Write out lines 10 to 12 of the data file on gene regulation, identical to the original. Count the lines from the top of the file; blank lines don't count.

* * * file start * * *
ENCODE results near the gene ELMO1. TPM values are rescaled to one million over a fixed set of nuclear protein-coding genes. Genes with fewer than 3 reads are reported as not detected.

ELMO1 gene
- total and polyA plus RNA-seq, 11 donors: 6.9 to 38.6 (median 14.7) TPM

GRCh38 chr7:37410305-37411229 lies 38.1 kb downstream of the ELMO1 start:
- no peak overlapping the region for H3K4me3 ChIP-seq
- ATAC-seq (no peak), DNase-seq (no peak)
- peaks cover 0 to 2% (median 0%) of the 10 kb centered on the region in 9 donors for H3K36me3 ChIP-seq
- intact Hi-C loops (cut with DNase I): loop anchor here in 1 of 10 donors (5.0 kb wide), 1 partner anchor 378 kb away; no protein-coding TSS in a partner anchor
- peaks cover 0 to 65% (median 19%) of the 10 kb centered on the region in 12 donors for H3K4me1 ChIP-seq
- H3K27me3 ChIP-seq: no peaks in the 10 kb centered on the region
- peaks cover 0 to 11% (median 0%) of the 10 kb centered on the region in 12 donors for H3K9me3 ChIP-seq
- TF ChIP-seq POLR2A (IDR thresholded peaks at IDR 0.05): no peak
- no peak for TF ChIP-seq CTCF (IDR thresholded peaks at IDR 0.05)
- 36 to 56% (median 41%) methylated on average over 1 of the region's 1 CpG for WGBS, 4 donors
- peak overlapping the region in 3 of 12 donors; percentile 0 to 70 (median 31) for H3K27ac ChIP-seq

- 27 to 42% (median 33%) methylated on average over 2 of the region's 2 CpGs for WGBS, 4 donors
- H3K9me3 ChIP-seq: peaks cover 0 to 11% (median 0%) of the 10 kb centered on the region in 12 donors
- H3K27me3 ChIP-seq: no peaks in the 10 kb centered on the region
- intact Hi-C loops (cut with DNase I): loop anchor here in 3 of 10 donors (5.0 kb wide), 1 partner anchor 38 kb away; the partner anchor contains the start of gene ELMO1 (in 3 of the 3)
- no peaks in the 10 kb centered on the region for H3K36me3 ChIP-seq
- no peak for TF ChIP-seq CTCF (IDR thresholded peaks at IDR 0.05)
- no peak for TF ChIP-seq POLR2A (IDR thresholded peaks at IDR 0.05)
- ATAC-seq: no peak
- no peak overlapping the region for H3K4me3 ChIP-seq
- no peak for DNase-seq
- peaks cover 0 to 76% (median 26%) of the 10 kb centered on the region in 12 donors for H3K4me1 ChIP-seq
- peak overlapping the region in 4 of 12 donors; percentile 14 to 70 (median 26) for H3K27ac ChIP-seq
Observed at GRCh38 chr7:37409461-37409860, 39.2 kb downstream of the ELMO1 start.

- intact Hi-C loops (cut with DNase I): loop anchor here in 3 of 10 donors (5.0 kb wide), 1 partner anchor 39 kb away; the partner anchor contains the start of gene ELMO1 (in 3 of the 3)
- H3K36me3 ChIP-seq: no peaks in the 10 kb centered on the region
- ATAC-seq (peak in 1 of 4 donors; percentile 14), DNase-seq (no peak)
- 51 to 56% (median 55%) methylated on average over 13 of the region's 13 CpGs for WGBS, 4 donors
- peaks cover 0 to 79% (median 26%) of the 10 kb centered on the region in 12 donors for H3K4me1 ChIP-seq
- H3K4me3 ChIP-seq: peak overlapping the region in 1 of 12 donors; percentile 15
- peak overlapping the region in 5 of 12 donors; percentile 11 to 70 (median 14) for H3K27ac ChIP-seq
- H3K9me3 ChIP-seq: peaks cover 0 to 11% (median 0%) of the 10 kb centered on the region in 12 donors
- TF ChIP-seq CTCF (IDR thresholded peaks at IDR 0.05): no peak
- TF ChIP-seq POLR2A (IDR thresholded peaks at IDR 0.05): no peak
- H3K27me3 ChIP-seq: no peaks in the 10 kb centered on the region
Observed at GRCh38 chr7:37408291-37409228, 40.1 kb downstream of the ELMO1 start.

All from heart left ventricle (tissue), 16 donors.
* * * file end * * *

- H3K27me3 ChIP-seq: no peaks in the 10 kb centered on the region
- peaks cover 0 to 11% (median 0%) of the 10 kb centered on the region in 12 donors for H3K9me3 ChIP-seq
- TF ChIP-seq POLR2A (IDR thresholded peaks at IDR 0.05): no peak